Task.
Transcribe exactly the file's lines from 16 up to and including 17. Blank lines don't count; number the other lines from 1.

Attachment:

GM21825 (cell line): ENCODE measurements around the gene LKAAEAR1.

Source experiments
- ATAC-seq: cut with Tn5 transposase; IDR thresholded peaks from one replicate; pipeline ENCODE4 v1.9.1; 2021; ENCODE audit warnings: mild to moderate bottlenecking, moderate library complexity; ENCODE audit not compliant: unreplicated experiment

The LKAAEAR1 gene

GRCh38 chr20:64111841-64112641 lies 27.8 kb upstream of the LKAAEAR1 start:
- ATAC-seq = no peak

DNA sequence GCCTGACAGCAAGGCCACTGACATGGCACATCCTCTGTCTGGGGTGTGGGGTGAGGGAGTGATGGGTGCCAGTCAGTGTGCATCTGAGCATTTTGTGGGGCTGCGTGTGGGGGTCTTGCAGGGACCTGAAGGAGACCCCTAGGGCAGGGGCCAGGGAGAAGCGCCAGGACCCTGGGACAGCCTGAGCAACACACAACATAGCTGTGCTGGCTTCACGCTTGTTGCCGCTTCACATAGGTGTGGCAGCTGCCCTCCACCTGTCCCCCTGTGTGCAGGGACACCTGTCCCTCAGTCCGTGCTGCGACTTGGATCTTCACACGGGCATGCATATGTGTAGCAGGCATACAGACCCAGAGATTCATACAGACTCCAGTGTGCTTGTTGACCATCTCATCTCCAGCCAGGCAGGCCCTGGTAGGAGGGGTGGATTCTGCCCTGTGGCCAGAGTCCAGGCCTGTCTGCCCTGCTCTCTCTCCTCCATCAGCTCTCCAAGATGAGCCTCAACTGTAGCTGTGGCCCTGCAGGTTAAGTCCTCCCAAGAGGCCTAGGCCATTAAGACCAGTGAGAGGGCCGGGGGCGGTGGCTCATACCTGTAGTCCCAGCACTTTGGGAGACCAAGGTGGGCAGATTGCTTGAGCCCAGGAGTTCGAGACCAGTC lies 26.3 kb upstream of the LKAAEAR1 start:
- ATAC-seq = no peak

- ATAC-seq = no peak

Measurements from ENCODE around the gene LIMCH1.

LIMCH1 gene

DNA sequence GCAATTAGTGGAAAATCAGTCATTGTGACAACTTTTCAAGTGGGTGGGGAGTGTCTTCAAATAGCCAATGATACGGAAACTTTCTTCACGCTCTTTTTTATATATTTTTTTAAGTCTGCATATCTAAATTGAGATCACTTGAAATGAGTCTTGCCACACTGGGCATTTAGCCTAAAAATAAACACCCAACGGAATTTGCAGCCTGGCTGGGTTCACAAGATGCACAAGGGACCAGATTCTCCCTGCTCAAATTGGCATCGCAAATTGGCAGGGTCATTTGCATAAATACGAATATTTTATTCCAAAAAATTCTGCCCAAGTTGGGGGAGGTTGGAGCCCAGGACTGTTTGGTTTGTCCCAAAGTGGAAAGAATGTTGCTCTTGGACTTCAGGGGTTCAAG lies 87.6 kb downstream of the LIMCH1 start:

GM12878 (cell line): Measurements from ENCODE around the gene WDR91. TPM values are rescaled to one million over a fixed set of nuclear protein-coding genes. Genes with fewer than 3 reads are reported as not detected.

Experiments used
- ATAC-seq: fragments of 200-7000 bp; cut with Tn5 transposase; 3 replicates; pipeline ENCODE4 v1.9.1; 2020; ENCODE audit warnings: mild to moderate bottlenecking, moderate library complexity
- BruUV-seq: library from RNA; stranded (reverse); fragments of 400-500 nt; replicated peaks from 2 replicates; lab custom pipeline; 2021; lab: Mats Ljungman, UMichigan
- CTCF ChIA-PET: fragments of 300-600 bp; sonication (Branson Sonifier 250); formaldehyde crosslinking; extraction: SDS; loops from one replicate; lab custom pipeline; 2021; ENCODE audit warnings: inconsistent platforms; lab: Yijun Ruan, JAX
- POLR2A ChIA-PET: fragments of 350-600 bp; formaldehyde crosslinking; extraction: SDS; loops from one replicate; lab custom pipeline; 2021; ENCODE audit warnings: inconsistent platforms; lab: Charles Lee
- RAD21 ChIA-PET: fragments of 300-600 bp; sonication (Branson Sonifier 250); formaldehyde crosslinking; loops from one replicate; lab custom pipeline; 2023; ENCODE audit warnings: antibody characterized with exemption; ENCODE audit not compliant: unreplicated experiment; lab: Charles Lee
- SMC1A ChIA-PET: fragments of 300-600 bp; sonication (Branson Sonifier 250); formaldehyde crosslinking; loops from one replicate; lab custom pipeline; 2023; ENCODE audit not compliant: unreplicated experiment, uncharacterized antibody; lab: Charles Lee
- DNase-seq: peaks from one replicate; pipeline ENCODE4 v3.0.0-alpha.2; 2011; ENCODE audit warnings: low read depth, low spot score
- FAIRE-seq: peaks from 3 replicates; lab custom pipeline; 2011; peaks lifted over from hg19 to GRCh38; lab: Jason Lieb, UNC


- BruUV-seq: library from RNA; stranded (reverse); fragments of 400-500 nt; replicated peaks from 2 replicates; lab custom pipeline; 2021; lab: Mats Ljungman, UMichigan
- CTCF ChIA-PET: fragments of 300-600 bp; sonication (Branson Sonifier 250); formaldehyde crosslinking; extraction: SDS; loops from one replicate; lab custom pipeline; 2021; ENCODE audit warnings: inconsistent platforms; lab: Yijun Ruan, JAX